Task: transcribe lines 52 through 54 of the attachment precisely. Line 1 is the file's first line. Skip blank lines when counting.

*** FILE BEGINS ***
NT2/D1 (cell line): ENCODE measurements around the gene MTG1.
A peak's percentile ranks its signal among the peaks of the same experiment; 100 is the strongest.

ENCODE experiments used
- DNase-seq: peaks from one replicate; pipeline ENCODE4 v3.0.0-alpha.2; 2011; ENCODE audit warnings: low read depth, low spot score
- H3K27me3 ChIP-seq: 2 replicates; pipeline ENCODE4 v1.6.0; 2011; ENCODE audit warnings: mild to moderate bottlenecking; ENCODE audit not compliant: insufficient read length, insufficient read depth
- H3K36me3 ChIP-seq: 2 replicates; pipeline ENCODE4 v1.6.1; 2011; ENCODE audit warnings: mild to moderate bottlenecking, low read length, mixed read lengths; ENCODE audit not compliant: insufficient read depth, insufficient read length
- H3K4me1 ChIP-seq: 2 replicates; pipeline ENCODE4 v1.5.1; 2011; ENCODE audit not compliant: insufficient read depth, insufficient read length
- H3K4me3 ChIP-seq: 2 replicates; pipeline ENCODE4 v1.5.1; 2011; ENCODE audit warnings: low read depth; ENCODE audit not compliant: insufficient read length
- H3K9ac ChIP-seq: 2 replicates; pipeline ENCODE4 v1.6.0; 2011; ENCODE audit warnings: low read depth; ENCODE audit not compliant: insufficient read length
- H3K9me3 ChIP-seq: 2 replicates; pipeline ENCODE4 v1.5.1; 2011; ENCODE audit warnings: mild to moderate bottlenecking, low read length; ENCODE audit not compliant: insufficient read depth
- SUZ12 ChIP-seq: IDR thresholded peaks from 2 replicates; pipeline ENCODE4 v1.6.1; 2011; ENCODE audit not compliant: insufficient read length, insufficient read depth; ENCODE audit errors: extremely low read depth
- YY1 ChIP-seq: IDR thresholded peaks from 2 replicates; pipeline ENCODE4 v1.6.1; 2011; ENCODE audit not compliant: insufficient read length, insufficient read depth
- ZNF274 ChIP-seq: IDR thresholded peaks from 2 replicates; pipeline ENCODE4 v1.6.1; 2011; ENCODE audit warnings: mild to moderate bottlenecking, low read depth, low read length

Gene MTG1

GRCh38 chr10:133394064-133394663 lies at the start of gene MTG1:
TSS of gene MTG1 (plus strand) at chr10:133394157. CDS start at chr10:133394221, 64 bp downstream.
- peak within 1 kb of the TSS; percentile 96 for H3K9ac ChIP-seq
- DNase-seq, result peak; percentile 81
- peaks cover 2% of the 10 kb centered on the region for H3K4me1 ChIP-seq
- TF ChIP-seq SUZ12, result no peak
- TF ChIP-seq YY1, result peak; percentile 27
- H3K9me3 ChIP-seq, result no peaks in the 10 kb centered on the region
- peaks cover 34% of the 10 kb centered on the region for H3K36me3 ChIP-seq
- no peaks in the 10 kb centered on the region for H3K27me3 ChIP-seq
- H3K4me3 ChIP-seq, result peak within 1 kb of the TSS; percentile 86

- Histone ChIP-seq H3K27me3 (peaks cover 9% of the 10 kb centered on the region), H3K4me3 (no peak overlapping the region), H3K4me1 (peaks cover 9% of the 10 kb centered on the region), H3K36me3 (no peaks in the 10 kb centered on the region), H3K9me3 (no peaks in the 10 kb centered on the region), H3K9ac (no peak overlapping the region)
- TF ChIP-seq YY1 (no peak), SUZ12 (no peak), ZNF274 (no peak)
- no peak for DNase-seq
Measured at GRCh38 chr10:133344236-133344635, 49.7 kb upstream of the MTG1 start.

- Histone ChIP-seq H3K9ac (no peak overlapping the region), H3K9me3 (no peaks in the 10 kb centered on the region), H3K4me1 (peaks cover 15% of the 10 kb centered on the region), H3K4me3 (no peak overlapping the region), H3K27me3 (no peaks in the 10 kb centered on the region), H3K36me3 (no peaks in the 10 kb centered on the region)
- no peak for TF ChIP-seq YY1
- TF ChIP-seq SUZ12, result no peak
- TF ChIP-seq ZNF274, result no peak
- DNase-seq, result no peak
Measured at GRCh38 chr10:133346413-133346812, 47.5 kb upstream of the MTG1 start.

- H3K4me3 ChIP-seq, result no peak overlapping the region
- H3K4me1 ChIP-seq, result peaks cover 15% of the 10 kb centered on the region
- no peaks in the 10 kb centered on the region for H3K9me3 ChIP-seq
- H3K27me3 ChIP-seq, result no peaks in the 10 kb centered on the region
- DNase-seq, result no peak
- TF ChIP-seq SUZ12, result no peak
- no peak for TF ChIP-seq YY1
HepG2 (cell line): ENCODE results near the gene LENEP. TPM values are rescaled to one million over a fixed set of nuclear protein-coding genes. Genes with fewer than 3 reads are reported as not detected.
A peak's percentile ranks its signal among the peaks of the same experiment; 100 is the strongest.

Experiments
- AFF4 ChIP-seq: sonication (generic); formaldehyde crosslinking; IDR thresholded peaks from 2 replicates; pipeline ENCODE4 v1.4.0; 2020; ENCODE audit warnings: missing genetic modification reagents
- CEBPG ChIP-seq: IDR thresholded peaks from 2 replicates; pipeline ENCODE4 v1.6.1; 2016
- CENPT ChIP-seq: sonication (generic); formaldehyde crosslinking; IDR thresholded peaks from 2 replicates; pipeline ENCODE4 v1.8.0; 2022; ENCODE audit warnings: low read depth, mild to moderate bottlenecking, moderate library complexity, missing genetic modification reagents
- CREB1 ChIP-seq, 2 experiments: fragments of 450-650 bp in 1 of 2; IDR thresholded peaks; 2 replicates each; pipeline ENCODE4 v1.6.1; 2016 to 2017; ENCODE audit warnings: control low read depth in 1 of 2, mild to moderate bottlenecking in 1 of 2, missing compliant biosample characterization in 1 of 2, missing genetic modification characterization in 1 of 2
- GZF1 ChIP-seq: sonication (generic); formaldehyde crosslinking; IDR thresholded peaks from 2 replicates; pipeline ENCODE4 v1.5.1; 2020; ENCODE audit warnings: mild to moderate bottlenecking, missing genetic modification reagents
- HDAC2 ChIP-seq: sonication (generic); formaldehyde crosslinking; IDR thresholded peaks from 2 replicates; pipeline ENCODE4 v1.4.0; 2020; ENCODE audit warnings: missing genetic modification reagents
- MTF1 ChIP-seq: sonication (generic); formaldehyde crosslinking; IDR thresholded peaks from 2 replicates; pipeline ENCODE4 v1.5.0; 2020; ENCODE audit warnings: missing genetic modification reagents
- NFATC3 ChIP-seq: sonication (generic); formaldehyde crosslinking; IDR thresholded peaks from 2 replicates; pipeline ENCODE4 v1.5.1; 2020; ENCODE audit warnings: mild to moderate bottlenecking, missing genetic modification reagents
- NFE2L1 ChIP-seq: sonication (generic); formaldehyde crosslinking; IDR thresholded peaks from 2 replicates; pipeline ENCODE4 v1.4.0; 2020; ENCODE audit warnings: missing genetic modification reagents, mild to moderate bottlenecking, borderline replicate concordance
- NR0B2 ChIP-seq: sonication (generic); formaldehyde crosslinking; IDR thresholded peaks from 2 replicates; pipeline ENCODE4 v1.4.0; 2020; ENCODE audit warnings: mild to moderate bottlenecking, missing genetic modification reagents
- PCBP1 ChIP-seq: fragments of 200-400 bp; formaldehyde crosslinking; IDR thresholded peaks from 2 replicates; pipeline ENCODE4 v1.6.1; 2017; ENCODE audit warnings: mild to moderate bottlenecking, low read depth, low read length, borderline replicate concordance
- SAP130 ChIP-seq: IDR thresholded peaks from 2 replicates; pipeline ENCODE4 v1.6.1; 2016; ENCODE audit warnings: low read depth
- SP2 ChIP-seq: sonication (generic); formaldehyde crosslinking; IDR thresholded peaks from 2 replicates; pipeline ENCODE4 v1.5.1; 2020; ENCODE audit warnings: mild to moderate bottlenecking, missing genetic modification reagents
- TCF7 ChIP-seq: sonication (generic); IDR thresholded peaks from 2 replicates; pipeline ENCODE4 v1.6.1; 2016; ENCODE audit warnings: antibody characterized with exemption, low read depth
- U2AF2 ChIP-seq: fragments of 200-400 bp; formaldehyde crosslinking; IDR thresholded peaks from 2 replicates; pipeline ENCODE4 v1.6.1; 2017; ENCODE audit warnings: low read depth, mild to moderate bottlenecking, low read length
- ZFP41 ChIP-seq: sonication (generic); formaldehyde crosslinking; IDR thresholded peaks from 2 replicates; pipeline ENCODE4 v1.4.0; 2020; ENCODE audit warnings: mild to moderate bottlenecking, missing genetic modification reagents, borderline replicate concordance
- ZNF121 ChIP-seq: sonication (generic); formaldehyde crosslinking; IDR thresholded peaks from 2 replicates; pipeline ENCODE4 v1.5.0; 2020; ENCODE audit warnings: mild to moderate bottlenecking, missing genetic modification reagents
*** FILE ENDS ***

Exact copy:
- MTF1 ChIP-seq: sonication (generic); formaldehyde crosslinking; IDR thresholded peaks from 2 replicates; pipeline ENCODE4 v1.5.0; 2020; ENCODE audit warnings: missing genetic modification reagents
- NFATC3 ChIP-seq: sonication (generic); formaldehyde crosslinking; IDR thresholded peaks from 2 replicates; pipeline ENCODE4 v1.5.1; 2020; ENCODE audit warnings: mild to moderate bottlenecking, missing genetic modification reagents
- NFE2L1 ChIP-seq: sonication (generic); formaldehyde crosslinking; IDR thresholded peaks from 2 replicates; pipeline ENCODE4 v1.4.0; 2020; ENCODE audit warnings: missing genetic modification reagents, mild to moderate bottlenecking, borderline replicate concordance